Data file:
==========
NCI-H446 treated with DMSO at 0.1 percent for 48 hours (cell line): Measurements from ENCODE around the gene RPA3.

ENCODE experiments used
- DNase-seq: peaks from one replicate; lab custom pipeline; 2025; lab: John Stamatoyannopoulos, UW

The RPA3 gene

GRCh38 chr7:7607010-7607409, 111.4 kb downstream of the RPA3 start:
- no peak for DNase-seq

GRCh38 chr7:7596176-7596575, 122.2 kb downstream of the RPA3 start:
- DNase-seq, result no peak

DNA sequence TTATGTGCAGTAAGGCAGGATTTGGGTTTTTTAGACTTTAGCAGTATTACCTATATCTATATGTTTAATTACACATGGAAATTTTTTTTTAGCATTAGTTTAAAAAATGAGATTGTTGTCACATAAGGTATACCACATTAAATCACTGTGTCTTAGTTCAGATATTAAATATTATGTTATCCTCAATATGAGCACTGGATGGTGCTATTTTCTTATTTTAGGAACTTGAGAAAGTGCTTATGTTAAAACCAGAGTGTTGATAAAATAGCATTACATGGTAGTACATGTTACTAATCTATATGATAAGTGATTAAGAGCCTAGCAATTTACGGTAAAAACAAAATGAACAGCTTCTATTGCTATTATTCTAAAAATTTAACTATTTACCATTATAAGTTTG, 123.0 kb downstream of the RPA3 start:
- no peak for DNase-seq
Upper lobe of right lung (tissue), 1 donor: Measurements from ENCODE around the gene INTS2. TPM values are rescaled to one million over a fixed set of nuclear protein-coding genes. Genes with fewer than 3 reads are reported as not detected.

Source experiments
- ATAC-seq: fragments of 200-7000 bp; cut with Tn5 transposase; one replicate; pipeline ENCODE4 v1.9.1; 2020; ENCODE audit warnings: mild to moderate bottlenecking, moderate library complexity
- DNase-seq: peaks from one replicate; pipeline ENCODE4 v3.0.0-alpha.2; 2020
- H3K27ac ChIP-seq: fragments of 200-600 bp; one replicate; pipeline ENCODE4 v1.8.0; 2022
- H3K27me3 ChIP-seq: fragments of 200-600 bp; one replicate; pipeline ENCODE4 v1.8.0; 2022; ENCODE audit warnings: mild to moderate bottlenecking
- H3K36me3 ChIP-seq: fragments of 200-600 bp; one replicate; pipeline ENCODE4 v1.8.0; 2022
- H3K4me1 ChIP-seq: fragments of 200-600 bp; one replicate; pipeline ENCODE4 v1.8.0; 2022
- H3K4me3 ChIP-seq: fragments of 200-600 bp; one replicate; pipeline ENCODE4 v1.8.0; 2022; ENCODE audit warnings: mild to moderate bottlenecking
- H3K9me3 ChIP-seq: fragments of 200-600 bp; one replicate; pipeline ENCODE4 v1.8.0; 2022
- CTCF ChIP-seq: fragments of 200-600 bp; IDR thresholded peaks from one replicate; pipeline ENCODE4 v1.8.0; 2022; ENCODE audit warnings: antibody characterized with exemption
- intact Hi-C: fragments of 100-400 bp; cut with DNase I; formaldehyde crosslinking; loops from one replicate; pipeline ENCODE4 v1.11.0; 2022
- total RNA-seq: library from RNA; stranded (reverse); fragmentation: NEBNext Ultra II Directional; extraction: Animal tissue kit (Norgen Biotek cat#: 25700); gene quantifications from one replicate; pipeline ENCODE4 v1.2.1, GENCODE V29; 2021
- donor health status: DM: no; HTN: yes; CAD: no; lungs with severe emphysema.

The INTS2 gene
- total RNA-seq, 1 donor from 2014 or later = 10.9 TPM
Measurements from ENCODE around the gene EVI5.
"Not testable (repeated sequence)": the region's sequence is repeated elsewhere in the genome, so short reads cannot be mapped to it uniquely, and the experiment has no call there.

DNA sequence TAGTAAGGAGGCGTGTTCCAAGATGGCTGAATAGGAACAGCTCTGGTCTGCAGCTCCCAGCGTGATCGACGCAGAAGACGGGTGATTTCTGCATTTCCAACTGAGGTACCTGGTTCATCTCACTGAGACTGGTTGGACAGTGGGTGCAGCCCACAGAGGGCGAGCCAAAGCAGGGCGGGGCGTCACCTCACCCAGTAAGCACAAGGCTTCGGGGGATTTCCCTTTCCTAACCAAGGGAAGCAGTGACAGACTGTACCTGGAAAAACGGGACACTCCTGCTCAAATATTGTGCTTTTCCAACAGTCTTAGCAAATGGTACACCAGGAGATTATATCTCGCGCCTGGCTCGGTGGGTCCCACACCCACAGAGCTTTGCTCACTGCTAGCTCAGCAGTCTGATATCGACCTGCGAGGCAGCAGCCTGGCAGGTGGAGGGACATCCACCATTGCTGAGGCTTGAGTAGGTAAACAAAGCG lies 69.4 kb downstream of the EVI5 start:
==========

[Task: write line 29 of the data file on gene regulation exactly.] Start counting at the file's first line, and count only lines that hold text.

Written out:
DNA sequence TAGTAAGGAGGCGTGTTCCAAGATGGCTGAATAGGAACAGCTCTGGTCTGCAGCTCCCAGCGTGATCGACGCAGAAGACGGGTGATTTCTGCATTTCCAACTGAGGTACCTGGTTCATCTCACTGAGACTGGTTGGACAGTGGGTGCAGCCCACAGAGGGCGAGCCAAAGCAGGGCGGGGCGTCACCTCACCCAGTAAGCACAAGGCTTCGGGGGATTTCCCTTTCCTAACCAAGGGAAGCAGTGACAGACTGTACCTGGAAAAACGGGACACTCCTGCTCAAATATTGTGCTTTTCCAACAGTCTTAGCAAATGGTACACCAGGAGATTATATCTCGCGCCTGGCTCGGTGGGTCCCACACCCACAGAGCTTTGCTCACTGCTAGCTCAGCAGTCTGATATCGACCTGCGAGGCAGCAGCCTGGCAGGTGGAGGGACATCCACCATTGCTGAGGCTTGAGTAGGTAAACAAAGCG lies 69.4 kb downstream of the EVI5 start: